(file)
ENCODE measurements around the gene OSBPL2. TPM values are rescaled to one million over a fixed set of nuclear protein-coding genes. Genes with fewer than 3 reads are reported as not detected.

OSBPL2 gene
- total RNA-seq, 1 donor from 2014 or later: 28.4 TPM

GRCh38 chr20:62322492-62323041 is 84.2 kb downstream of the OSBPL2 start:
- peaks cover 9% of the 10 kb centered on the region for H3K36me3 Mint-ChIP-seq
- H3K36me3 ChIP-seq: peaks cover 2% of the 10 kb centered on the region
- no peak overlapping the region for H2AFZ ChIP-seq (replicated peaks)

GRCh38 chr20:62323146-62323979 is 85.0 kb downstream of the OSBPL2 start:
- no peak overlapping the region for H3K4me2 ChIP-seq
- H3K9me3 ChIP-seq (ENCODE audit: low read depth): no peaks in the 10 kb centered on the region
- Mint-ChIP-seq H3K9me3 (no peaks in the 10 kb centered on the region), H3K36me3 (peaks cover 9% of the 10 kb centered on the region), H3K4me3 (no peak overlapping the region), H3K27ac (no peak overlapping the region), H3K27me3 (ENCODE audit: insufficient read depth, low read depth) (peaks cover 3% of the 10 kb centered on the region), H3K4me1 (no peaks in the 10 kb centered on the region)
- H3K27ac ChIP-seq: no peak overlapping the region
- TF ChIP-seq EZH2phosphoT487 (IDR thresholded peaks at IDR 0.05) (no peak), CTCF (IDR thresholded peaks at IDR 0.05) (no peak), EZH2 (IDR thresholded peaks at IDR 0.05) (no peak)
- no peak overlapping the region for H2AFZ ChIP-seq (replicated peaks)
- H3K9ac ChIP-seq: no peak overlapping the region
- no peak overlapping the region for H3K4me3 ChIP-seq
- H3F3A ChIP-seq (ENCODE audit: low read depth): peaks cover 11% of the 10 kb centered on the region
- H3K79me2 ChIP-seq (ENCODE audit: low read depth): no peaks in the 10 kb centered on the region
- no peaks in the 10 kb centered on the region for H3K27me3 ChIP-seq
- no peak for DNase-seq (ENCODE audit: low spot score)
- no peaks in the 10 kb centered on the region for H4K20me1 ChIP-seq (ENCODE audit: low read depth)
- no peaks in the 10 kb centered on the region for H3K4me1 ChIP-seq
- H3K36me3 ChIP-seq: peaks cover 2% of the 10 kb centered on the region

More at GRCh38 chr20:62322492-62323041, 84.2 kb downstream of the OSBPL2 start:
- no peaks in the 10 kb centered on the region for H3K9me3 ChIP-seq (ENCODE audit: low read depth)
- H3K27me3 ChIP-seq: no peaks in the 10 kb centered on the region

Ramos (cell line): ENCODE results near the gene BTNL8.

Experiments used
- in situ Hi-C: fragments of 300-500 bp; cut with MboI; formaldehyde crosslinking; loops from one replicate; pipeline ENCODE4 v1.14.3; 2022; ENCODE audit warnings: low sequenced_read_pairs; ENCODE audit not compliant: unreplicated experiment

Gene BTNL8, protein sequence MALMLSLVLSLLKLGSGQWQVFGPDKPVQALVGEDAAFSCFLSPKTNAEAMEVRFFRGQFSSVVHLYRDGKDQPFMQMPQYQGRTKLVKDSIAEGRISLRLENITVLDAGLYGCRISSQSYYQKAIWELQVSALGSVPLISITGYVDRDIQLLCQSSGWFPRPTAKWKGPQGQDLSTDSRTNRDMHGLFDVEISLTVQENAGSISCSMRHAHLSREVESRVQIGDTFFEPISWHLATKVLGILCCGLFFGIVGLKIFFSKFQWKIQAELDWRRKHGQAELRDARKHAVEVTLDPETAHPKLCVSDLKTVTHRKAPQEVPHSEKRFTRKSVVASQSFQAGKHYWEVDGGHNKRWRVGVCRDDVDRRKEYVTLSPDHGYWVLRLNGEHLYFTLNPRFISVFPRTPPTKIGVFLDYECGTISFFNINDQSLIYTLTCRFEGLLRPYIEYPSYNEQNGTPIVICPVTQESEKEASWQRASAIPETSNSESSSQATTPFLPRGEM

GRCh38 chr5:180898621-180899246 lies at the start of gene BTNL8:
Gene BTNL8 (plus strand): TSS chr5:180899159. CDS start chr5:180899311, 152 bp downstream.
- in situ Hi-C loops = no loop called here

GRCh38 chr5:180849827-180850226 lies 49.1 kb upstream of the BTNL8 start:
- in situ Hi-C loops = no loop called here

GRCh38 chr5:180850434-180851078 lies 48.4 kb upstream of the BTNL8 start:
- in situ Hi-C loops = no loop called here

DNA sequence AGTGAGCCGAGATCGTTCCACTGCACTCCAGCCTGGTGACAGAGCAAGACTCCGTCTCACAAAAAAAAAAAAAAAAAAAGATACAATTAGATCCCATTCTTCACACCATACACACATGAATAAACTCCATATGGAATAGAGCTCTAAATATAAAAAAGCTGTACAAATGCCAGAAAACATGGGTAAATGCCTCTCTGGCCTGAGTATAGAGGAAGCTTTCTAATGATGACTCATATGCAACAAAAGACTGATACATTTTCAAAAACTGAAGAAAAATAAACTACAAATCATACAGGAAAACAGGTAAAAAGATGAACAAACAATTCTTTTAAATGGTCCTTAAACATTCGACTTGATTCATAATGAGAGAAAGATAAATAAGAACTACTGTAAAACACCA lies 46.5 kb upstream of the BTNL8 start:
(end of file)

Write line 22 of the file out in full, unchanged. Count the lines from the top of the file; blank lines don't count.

- no peaks in the 10 kb centered on the region for H3K4me1 ChIP-seq